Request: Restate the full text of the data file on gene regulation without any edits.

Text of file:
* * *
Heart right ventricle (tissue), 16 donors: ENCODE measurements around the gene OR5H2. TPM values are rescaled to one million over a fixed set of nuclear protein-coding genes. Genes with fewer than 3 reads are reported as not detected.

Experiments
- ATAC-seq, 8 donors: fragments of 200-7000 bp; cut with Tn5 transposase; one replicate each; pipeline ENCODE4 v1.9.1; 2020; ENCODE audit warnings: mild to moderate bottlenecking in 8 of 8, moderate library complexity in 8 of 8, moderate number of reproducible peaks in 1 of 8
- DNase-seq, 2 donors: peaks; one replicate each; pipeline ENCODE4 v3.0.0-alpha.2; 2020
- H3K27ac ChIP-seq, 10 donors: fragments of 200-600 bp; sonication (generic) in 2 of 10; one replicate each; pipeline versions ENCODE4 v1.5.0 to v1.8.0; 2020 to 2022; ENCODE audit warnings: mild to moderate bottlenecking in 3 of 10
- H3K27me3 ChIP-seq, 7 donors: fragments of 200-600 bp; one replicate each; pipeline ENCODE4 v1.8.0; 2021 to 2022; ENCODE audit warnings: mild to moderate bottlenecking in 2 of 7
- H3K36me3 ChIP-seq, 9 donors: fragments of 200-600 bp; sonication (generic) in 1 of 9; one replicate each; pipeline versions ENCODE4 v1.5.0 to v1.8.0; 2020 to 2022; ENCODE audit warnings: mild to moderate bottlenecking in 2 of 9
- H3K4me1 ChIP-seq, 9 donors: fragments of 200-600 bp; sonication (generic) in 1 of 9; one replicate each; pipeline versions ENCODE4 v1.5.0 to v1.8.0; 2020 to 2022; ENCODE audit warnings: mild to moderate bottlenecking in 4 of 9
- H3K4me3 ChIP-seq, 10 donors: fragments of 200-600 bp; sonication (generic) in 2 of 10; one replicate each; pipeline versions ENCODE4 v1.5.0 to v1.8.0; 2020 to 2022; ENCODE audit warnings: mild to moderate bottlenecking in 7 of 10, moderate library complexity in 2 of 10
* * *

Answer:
Heart right ventricle (tissue), 16 donors: ENCODE measurements around the gene OR5H2. TPM values are rescaled to one million over a fixed set of nuclear protein-coding genes. Genes with fewer than 3 reads are reported as not detected.

Experiments
- ATAC-seq, 8 donors: fragments of 200-7000 bp; cut with Tn5 transposase; one replicate each; pipeline ENCODE4 v1.9.1; 2020; ENCODE audit warnings: mild to moderate bottlenecking in 8 of 8, moderate library complexity in 8 of 8, moderate number of reproducible peaks in 1 of 8
- DNase-seq, 2 donors: peaks; one replicate each; pipeline ENCODE4 v3.0.0-alpha.2; 2020
- H3K27ac ChIP-seq, 10 donors: fragments of 200-600 bp; sonication (generic) in 2 of 10; one replicate each; pipeline versions ENCODE4 v1.5.0 to v1.8.0; 2020 to 2022; ENCODE audit warnings: mild to moderate bottlenecking in 3 of 10
- H3K27me3 ChIP-seq, 7 donors: fragments of 200-600 bp; one replicate each; pipeline ENCODE4 v1.8.0; 2021 to 2022; ENCODE audit warnings: mild to moderate bottlenecking in 2 of 7
- H3K36me3 ChIP-seq, 9 donors: fragments of 200-600 bp; sonication (generic) in 1 of 9; one replicate each; pipeline versions ENCODE4 v1.5.0 to v1.8.0; 2020 to 2022; ENCODE audit warnings: mild to moderate bottlenecking in 2 of 9
- H3K4me1 ChIP-seq, 9 donors: fragments of 200-600 bp; sonication (generic) in 1 of 9; one replicate each; pipeline versions ENCODE4 v1.5.0 to v1.8.0; 2020 to 2022; ENCODE audit warnings: mild to moderate bottlenecking in 4 of 9
- H3K4me3 ChIP-seq, 10 donors: fragments of 200-600 bp; sonication (generic) in 2 of 10; one replicate each; pipeline versions ENCODE4 v1.5.0 to v1.8.0; 2020 to 2022; ENCODE audit warnings: mild to moderate bottlenecking in 7 of 10, moderate library complexity in 2 of 10